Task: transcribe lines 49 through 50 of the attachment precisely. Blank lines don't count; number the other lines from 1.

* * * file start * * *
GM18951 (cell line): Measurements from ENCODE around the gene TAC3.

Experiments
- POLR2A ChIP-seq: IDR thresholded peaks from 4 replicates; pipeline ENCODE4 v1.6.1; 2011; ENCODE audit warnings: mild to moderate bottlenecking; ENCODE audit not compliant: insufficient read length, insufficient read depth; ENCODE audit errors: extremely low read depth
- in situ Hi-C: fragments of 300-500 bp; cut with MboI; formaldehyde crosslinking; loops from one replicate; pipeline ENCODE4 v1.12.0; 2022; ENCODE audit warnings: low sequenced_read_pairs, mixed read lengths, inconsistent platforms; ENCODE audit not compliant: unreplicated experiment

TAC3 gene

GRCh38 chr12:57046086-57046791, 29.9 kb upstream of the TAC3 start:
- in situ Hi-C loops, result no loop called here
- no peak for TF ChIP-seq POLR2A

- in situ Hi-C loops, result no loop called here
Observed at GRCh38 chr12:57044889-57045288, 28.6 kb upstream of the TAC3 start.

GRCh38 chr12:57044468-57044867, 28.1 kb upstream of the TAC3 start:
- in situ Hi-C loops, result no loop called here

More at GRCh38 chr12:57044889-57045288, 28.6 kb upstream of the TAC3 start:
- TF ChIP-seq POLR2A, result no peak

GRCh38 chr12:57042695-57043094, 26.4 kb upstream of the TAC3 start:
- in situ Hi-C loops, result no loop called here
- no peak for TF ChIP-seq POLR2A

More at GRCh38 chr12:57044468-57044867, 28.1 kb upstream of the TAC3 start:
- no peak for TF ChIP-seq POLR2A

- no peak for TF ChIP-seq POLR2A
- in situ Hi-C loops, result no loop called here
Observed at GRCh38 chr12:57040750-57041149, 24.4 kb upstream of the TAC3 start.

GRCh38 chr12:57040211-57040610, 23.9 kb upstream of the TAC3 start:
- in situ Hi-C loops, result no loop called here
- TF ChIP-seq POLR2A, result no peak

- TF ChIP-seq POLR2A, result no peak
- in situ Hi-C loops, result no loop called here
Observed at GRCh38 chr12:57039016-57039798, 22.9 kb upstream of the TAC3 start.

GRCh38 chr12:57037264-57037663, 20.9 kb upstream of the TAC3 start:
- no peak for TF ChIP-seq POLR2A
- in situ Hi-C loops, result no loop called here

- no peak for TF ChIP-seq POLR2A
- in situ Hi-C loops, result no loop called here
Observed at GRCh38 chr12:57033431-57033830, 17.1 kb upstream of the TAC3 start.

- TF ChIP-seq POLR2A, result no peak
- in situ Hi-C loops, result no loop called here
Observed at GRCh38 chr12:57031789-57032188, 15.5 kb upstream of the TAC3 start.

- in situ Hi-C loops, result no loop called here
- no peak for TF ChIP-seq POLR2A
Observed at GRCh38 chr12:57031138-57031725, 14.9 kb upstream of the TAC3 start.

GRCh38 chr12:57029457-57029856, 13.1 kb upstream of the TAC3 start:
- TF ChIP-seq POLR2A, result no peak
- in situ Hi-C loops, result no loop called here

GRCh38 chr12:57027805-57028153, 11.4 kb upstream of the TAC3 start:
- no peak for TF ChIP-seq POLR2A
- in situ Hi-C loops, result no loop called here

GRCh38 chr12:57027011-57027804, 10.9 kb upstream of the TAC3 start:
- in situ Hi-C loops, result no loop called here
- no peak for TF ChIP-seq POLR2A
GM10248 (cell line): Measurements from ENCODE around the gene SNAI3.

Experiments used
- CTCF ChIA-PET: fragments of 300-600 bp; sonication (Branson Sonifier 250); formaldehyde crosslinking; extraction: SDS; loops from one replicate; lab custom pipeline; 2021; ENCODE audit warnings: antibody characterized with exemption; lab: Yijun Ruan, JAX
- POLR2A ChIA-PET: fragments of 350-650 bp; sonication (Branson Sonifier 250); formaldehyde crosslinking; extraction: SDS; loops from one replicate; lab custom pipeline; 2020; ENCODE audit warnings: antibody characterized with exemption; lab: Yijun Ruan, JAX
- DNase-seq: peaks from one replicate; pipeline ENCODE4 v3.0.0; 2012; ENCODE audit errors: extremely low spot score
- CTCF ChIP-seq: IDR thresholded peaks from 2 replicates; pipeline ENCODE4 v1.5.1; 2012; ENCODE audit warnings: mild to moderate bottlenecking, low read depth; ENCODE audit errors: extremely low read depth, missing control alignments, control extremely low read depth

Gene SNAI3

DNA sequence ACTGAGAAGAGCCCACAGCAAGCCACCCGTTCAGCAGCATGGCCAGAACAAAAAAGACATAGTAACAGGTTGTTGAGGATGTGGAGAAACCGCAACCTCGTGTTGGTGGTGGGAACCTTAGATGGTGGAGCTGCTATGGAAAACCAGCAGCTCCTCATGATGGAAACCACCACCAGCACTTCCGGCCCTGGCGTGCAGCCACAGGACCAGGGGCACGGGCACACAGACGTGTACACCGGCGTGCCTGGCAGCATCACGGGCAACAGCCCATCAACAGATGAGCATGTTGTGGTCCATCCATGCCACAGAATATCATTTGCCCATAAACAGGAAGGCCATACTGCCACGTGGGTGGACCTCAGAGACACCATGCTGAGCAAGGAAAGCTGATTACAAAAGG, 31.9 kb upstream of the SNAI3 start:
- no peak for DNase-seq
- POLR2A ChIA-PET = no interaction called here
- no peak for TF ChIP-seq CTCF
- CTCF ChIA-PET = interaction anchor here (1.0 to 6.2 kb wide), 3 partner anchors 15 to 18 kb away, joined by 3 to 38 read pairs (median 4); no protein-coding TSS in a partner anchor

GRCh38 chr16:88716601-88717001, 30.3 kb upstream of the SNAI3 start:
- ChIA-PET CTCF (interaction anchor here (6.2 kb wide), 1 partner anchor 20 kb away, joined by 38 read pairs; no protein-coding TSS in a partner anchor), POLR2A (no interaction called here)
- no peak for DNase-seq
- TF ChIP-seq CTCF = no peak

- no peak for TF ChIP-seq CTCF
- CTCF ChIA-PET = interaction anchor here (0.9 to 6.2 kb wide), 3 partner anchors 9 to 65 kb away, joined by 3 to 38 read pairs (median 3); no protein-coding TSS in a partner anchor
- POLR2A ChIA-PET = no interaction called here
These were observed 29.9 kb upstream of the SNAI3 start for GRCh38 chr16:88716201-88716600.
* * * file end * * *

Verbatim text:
- no peak for TF ChIP-seq POLR2A
GM10248 (cell line): Measurements from ENCODE around the gene SNAI3.